Different Strokes 2
An interview with Kate Summerscale.
By Nicholas Patterson
JUNE 8, 1998:
THE QUEEN OF WHALE CAY by Kate Summerscale
Five years ago, while working as an obituary writer at the London Daily Telegraph, Kate Summerscale came across the story of Marion "Joe" Carstairs, one of the most remarkable British eccentrics of the 20th century. Joe Carstairs was an heir to the Standard Oil fortune, the world's fastest female speedboat racer, and a heavily tattooed, cigar-smoking cross-dresser. Carstairs had also been the owner of Whale Cay, a Caribbean island where she reigned over a colony of Bahamians. Upon her death in 1993, however, she was almost entirely unknown.
Realizing that Carstairs's life could not be fully explored within the confines of an obituary, Summerscale set about writing The Queen of Whale Cay: The Eccentric Story of "Joe" Carstairs, Fastest Woman on Water (Viking, 241 pages, $21.95). Through diligent research and numerous interviews with Carstairs's surviving friends and acquaintances, Summerscale develops an intelligent and intriguing picture of an iconoclastic woman and the world she created.
Q: You discovered Marion "Joe" Carstairs while writing an obituary for her in 1993. Could you describe how obituaries are different in British papers than in US papers?
A: Well, I don't know the US papers' obituaries very well, but I believe that they are quite straight, factual, and respectful. In England in the last 10 years, obituaries have become a slightly different form. They are rather more mischievous and are not always eulogies. If there are stories about someone which illustrate their character but which are not entirely flattering, we put them in. Also, we'll run obituaries of people not necessarily to be honored, but just because they had really interesting lives. Even if they have been not been entirely admirable, if it is a good story -- if it is a good life -- we put it in.
Q: One of the most compelling aspects of the book is that rather than focusing on Joe Carstairs's sexuality or trying to portray her as a lesbian icon, you create a social history. How did you decide on this approach?
A: Well, it seemed to me that what was interesting about her was not that she was a woman, not that she was a lesbian -- although those facts obviously made her story that much more bold and surprising. I didn't want to write a book that constructed her as a heroine, an idol. I wanted to retain her individuality, to get across that she was a one-off. She was not a representative lesbian, she was not a representative woman. So through her you do get a kind of history of the 20th century.
Her sexual life was an important part of the book, but it wasn't at the center -- partly because I discovered that her most passionate attachment was to inanimate objects, and specifically to this little doll, Lord Tod Wadley. Her fantasy life was quite strange and absolutely particular to her. Her passion was for a one-foot-high man doll, even beyond [her affairs with] Marlene Dietrich and Tallulah Bankhead. So I think in her own terms she didn't see herself as representative of anything other than herself.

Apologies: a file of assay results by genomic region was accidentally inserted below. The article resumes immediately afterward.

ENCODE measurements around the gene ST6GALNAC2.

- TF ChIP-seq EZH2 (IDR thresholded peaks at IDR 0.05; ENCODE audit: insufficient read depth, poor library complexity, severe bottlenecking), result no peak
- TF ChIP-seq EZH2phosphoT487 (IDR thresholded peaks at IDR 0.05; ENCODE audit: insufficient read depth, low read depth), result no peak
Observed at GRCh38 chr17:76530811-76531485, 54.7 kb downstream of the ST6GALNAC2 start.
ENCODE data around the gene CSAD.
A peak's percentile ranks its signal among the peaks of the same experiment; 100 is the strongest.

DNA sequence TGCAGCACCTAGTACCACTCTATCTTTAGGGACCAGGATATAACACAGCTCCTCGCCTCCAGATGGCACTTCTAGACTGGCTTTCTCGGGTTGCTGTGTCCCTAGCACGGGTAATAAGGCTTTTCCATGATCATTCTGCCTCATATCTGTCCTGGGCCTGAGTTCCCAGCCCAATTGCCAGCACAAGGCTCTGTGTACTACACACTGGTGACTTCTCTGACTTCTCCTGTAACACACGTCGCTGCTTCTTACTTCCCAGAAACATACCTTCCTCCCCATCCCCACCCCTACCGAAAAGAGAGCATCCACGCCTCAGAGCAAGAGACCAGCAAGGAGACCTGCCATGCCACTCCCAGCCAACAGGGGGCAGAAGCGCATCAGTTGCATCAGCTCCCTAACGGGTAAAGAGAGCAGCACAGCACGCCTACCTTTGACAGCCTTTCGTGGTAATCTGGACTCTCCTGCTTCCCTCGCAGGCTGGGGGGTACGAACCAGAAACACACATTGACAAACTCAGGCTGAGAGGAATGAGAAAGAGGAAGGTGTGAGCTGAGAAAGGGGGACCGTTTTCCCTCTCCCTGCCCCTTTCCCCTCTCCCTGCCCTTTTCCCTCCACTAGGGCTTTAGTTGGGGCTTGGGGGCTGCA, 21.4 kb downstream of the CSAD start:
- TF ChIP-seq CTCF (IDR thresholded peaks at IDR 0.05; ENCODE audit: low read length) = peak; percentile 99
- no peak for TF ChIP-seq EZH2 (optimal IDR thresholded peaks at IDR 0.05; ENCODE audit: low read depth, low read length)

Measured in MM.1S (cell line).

Q: Joe Carstairs was very open about being a lesbian; she wore men's clothes and was heavily tattooed. How was she regarded by her peers? Do you think that she would be treated much differently now than she was then?
A: I think it was utterly different in the 1920s, when she was living in London, racing her motorboats. She was a public figure, she was a national heroine. Because of her money she could move in circles where it was never commented on from the outside. Within those circles, promiscuity and sexual experimentation was fashionable, it was exciting, it was fun.
When that changed at the end of the 1920s, she simply got out. She had the money, she bought an island. She created her own world, her kingdom: Whale Cay.
Q: How would you place her in the tradition of British eccentrics such as Quentin Crisp and Edith Sitwell and people who went to the tropics to live as they wanted to live?
A: I think she does and does not come from that tradition. I mean, she did fit in, when I wrote the obituary, with a lot of other, apparently more conventional British eccentrics such as nobles, peers, and army officers. But she was also something else, something extra. She was American and really wild. She is a British eccentric, but she also has got this pioneering spirit, I think, which really did break the rules. It was beyond eccentricity. I would somehow think that that paralleled the different Old World and New World types of oddness and experimentation. Her persona was British but her money was American. Her sense of being able to do anything she wanted and invent herself -- that strikes me as a New World American impulse. But the eccentricity and colonialism is quite British and Old World.
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